Since her debut in 1987 with questions I asked my mother, Di Brandt has remained curious, still asking questions and pushing poetic bounds. Now for the first time, the best work of this Griffin Award winning poet has been gathered together in one place. Distilled into one collection is Di Brandt's insatiable desire to understand, question and show the world in a new light. From her feminist work to her eco poetics, readers will get a chance to see the breathtaking career of one of Canada's most influential poets.
About the author
Winnipeg's Di Brandt is one of Canada's most loved and admired poets. Her internationally celebrated and award-winning poetry titles include questions I asked my mother; Agnes in the sky; Jerusalem, beloved; and Now You Care. Her most recent work, Walking to Mojacar, is a multilingual collaboration with gifted poets and translators Charles LeBlanc of St. Boniface, Manitoba (l'appétit du compteur : poèmes accumulés), and Ari Belathar, Mexican writer-in-exile, currently living in Vancouver (The Cities I Have Left Behind). Mojacar was shortlisted for two 2011 Manitoba Book awards, and has been nominated for the Pat Lowther Memorial Award. Di Brandt has lived in Winnipeg, Edmonton, Toronto, Windsor (Ontario) and Berlin. She currently holds a Canada Research Chair in Literature and Creative Writing at Brandon University, Manitoba (www.dibrandt.ca). Di Brandt is also an award-winning essayist and literary critic, and has collaborated with numerous other writers, critics and artists, including Annie Jacobsen, Jane Finlay-Young, Barbara Godard, Aganetha Dyck, Rebecca Campbell, Carol Ann Weaver and Jana Skarecky.
Excerpt: Sweetest Dance On Earth, The: New and Selected (by (author) Di Brandt)
# WINNIPEG WINTER SONNETS, #116
Let me not to the extreme beauty of Winnipeg
Winter admit the weeniest of arguments!
Winter is not winter where it melting finds
Or softens its grip to please whiny wusses!
O no! It is an orchestra of terrible frights that
Grips us in its iron claws and squeezes
And molds us into staggering stalagmites.
It is the crystal breath of every living thing
Exquisitely frozen into visible fog hanging regal
And luminous, quivering, in the cracking air.
Winter falters not as the season progresses
But maintains its fierce grip even upon cars
And busses, until every round tire goes square
And our lungs bleed from the million thrusts
Of icy knives in there. But look you! How lavishly
The yellow sun beaming above the frosty sky
Scatters diamonds onto the cold snow below.
Shall I compare You to an earthquake or tsunami?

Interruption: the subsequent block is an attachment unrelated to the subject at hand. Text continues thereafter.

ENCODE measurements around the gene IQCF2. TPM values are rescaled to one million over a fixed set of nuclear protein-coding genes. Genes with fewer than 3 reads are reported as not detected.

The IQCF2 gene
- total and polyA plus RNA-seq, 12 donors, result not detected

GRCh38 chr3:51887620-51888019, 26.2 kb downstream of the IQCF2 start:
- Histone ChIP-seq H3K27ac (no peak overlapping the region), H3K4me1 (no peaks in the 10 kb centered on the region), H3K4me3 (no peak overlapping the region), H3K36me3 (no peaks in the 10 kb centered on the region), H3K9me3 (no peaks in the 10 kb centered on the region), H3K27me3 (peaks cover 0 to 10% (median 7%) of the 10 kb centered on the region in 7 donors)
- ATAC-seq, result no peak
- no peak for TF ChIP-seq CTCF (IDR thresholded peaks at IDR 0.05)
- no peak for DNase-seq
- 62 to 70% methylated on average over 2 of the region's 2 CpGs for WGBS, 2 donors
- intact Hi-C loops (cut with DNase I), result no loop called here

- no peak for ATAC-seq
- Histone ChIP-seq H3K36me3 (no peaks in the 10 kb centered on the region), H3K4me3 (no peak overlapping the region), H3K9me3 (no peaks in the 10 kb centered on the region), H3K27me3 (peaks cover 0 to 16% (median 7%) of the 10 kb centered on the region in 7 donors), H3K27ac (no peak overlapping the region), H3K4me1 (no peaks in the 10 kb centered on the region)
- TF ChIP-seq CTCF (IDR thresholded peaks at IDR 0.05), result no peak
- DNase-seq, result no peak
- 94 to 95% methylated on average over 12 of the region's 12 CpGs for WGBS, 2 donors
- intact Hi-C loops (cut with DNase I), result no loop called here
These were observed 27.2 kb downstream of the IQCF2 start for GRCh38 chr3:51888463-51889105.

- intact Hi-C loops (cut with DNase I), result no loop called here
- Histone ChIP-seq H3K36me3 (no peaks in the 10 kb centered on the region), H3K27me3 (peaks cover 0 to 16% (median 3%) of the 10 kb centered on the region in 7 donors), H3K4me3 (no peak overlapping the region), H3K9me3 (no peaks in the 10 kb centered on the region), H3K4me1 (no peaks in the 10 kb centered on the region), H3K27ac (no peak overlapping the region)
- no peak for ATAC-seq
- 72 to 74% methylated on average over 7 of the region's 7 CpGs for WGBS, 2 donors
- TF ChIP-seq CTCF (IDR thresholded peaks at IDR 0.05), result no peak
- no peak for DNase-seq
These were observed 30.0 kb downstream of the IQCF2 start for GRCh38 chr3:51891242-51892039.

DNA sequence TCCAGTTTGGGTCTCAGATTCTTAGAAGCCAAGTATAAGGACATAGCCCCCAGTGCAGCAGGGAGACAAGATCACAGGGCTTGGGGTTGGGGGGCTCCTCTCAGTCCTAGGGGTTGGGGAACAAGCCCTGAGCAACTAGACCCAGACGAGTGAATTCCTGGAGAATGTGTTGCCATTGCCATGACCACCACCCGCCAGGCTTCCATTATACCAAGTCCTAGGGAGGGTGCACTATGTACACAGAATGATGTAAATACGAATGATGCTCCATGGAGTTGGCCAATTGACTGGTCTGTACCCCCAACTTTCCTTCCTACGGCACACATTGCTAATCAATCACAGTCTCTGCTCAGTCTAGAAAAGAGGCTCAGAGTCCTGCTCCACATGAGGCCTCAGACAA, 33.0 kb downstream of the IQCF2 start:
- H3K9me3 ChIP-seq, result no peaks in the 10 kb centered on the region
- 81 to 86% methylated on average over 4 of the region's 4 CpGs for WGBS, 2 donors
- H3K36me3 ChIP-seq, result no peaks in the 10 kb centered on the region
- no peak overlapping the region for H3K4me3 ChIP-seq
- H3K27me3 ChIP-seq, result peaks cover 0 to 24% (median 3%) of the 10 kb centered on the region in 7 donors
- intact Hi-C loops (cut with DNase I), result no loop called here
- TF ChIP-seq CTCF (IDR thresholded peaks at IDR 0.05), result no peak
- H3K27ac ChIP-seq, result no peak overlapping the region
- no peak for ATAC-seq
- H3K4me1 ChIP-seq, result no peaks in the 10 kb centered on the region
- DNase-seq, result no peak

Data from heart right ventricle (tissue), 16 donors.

O Winnipeg Winter! You are much mightier than these.
Earthquakes and tsunamis and volcanoes and hurricanes
Do shake the fields and oceans and mountains and beachesWherever they arise, leaving destruction in their lees.
And then they're gone. While You, O Bright White Giantess
Of the North, sweep through our city week in week out,
All day and through the icy night, for half the year and more.
You bedazzle us, your trembling awestruck friends,
Four and two-leggeds, huddled in rough feathers and fur,
Or if we're lucky, naked entwined somewhere in thick wool.
You prance along the streets and sidewalks, You sashay
Through insulated house walls and fortified government halls.
You chuckle and whistle and sing. You grab us in your icy jaws
And shake and howl and snap our brittle bones and
Crunch us into little heaps of dirty snow. You rule, yo.
How do I love You, Winnipeg Winter? Let me count
The ways. I love You deeply madly truly to the extent
My shivering Self can manage when Your Big Band season
Comes around. I love You warmly though truthfully my
Frostbitten fingers and toes can no longer clap and stamp
For You. I love you heroically, gripping my new red plastic
Shovel tight for another thousand heaves of frozen snow.
I love You fearfully, curled up shivering in my bed. I love You
Admiringly, seeing You close up, Your grand Face, Your
Awesome Head. I love You loyally all through the Game,
Knowing You hold not only the Queen of Spades but
Every trump and Ace. I love You with the love I lost in my
Aestheticized self-reflexive futurist postmodern phase,
Knowing You now in real time flesh and blood and bone.
I'm Yours alone and You, You own the town, O shining
Bride of Awesomeness in Your lacy icy Winter gown.
Other titles by Di Brandt
Glitter and Fall
questions I asked my mother
Canadian Women Poets in Conversation
Wider Boundaries of Daring
The Modernist Impulse in Canadian Women’s Poetry
Walking to Mojácar
So this is the world & Here I am in it
Speaking of Power
The Poetry of Di Brandt
Now You Care
Narrative Strategies for Writing Across Centuries